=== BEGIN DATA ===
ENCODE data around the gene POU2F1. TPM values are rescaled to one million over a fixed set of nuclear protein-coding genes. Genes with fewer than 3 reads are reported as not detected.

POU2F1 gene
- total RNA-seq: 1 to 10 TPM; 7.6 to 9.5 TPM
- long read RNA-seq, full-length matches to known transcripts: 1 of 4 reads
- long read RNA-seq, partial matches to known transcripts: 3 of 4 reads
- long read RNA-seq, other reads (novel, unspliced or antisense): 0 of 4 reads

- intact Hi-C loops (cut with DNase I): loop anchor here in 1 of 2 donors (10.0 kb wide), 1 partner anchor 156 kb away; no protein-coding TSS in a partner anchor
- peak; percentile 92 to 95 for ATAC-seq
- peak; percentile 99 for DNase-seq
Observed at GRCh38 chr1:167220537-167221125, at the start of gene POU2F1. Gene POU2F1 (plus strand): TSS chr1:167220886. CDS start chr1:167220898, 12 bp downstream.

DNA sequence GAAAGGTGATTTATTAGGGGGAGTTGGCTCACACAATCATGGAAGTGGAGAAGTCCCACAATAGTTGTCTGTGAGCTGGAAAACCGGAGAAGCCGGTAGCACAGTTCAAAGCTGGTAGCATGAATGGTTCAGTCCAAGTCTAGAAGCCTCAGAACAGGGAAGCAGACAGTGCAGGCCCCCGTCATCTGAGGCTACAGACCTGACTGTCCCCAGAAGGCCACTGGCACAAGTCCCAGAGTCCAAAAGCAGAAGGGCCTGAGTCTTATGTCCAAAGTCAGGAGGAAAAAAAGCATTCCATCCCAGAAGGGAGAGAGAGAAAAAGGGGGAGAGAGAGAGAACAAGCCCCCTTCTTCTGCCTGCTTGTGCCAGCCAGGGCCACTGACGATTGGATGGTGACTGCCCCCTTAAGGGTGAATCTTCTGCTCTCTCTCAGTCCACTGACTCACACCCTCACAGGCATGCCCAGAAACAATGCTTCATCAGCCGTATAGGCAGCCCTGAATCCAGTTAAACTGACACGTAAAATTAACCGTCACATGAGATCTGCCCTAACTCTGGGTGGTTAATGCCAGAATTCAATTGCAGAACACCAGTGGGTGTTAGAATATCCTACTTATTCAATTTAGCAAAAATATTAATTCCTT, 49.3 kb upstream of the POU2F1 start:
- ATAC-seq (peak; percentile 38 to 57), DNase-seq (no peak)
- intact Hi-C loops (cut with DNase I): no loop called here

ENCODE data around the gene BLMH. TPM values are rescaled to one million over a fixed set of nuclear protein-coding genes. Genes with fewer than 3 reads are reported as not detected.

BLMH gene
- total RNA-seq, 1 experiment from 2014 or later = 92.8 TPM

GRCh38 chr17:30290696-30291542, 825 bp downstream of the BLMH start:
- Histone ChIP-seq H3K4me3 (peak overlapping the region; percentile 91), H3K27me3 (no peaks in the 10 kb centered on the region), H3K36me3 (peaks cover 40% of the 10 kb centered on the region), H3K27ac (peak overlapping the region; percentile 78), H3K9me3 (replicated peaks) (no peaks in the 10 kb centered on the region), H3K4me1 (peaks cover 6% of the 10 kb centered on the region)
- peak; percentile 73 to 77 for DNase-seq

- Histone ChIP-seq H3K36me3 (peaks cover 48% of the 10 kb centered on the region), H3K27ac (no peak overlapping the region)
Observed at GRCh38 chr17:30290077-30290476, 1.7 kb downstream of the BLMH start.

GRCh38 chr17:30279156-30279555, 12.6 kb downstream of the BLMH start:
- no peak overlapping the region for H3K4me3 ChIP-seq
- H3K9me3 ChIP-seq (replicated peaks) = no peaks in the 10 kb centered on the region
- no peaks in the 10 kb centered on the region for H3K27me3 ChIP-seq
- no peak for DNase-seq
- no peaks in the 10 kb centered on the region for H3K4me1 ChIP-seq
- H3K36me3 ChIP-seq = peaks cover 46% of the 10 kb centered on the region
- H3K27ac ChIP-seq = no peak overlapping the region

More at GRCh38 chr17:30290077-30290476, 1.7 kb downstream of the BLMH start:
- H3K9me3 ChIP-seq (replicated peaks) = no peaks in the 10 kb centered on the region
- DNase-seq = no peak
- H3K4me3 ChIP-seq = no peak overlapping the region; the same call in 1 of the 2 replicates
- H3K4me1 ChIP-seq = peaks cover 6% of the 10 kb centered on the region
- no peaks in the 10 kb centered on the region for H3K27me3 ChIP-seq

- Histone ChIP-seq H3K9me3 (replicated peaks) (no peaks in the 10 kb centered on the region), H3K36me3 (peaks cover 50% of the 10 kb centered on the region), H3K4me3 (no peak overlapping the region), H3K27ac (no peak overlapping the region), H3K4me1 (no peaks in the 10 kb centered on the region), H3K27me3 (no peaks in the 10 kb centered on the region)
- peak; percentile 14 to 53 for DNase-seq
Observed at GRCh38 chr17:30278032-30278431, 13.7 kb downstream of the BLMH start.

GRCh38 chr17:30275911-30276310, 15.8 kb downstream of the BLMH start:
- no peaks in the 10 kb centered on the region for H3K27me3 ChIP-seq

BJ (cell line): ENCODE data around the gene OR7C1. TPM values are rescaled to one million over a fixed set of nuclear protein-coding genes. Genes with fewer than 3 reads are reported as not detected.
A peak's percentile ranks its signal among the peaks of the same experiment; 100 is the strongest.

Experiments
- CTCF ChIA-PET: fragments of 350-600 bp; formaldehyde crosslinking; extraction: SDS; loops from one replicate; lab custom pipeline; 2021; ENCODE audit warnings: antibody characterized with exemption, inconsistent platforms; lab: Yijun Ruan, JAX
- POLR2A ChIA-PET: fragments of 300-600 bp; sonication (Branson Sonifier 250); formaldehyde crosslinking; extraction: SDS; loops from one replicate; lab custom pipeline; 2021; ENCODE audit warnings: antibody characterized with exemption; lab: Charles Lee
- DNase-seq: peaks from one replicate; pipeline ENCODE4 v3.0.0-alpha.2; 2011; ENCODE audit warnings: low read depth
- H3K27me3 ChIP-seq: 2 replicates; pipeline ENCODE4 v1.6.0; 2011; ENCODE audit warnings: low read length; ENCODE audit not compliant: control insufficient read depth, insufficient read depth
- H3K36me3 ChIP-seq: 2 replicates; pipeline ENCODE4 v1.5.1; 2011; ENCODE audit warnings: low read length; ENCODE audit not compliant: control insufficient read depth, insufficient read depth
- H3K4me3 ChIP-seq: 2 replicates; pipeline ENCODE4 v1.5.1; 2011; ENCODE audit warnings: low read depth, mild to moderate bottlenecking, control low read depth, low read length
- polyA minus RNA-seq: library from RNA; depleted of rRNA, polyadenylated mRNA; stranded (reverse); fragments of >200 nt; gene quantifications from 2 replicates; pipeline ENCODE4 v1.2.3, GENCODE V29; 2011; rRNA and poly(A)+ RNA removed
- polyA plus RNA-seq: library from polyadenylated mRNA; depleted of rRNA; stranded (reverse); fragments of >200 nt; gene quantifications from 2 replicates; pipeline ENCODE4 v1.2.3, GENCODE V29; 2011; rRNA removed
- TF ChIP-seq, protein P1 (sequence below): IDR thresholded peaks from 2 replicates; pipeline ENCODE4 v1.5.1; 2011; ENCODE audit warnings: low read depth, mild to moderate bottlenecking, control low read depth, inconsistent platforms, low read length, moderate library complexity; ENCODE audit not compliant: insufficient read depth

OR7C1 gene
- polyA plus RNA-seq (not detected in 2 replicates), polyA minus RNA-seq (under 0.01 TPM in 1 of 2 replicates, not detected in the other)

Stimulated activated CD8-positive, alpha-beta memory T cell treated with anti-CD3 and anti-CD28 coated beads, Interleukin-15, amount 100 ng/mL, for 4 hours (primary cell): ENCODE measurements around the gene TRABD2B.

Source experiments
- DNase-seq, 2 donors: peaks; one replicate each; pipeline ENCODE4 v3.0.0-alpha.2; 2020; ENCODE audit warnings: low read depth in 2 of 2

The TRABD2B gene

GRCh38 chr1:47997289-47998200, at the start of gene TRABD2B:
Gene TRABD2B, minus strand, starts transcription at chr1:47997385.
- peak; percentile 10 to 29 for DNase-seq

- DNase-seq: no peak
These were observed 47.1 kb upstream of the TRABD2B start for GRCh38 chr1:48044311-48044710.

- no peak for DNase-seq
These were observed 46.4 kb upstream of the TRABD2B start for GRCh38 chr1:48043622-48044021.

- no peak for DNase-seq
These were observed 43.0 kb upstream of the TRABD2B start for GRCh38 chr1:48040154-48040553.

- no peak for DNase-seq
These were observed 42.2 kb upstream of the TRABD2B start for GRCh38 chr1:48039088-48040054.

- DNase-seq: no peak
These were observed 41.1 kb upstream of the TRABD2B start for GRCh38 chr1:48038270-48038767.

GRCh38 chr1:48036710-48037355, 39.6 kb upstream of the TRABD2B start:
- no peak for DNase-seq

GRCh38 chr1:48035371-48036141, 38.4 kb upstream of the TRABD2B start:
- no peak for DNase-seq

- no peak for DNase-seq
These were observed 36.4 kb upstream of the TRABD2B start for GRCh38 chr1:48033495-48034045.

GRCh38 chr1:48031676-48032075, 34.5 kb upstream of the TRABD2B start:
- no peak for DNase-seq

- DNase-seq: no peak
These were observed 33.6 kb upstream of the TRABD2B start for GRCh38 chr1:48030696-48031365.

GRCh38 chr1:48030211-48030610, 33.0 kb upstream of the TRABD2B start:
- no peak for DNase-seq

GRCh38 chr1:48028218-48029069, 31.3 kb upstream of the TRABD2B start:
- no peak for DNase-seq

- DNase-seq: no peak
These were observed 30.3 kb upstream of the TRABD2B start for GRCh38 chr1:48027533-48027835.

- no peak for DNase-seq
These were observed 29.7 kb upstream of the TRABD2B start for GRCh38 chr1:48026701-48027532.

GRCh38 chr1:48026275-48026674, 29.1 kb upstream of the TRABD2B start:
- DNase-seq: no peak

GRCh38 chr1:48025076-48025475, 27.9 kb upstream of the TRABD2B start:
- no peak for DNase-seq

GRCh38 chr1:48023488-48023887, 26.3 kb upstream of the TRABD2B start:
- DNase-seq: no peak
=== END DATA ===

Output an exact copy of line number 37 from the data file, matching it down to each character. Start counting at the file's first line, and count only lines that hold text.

- peak; percentile 14 to 53 for DNase-seq